Finance Monthly - May 2022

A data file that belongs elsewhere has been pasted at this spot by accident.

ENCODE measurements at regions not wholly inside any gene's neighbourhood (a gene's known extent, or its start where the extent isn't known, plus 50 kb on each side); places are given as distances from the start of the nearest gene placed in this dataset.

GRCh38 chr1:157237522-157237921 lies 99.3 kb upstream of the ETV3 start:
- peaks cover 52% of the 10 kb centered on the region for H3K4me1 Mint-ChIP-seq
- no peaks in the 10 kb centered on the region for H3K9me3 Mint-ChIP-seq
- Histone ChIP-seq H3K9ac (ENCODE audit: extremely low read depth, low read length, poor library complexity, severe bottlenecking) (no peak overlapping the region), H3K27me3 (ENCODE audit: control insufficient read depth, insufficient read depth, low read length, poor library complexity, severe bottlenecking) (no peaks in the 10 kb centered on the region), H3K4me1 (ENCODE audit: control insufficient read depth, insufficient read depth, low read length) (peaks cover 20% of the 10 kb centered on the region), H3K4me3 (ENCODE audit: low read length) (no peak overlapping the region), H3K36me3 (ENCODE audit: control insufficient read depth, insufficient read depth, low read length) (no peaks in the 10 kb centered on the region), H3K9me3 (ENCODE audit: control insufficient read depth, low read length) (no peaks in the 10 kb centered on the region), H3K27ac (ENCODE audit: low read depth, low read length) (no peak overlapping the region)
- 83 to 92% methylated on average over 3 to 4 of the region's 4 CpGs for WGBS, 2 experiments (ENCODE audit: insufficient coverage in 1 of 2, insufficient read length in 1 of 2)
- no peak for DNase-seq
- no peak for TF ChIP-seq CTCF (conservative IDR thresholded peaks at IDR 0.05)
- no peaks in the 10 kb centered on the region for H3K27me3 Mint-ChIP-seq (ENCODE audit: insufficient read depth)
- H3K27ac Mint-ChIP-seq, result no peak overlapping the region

33 Finance Monthly. Bus i ne s s & Economy also expected to surge, due to Russia playing a major role in the global mining of palladium (45% of global production), platinum (15%) and aluminium (6%). As a result of the continuing conflict, it is expected that the prices of these precious and base metals will increase by between 10 and 18%. Further to this, the price of natural gas is anticipated to rise, as Ukraine is an important transit route for Russian natural gas flows from Europe. With Russia accounting for roughly 40% of the European natural gas supply, serious disruption to the supply of the energy product is a distinct possibility. This could see the price movement of natural gas increase from anywhere between 18 and 28%. Additionally, agricultural products are also expected to experience a spike in their prices, due to Ukraine being the “breadbasket of Europe”. In fact, Russia and Ukraine are major global exporters of both corn and wheat, accounting for an estimated 30% of global wheat exports. As such, the price of corn is expected to increase by 10 to 18%, while wheat is set to rise by 12 to 20%. However, if Russia decides to bring its invasion to an end, or if Western countries introduce active initiatives in an attempt to stabilise energy prices, then the expectation is that commodity prices will fall significantly, returning to pre-conflict levels. For example, the prices of crude oil and natural gas have started falling on the back of the US announcing a record release of one million b/d from the US Strategic Petroleum Reserve over the next six months, in addition to The International Energy Agency (IEA) agreeing to release up to 60 million barrels from their respective strategic reserves. In the event of the conflict de-escalating, crude oil is expected to fall by a further 10 to 15%, while nickel is in line for a drop of between 13 and 17%. Nevertheless, at this moment in time, this scenario unfolding is difficult to predict with any certainty. What can organisations do to ensure business continuity? Firstly, it is imperative for companies to actively evaluate alternative suppliers to ensure business continuity. Businesses should be prepared to switch to or identify alternative sources for procuring essential products and services in the event of disruption due to a crisis. An example of this can be seen with the uncertainties Russian suppliers and bankers are having at present, which has resulted in Tata Steel seeking alternative markets for coal imports, choosing to look beyond Russia and instead purchase coal from other regions, such as North America. By having a range of different sources and suppliers, companies ensure that they are prepared in the event that the situation in Ukraine drags out, as they can easily purchase commodities through alternative avenues. As well as this, businesses must continuously monitor the situation, in terms of the conflict itself, as well as the restrictions and sanctions being imposed. This allows organisations to stay up to date on the impact the crisis is having on the supply chain in light of the events taking place and plan for multiple possible eventualities. For example, companies can react quickly and raise the prices of their products if the price of the commodity they require for manufacturing has escalated significantly. Businesses can also brace for cost increases by allocating provisions in anticipation of this possibility, while they should also eliminate or freeze all nonessential spending. Furthermore, there are a number of other actions organisations can take to prevent supply chain disruptions during such geopolitical events as the ongoing Russia-Ukraine conflict. Companies should liaise with suppliers to identify alternative payments methods, while they should also address immediate financial and cybersecurity concerns. This includes reviewing financial hedge positions in light of the volatile Russian and Ukrainian currencies, in addition to identifying and minimising vulnerabilities in cybersecurity. To ensure continuity, it is vital for businesses to constantly monitor the situation as it continues to evolve and develop, while they must also actively evaluate alternative providers and distributors. By doing this, organisations will be able to limit the potential damage caused by supply chain disruptions during geopolitical conflicts, such as the one ongoing between Russia and Ukraine.

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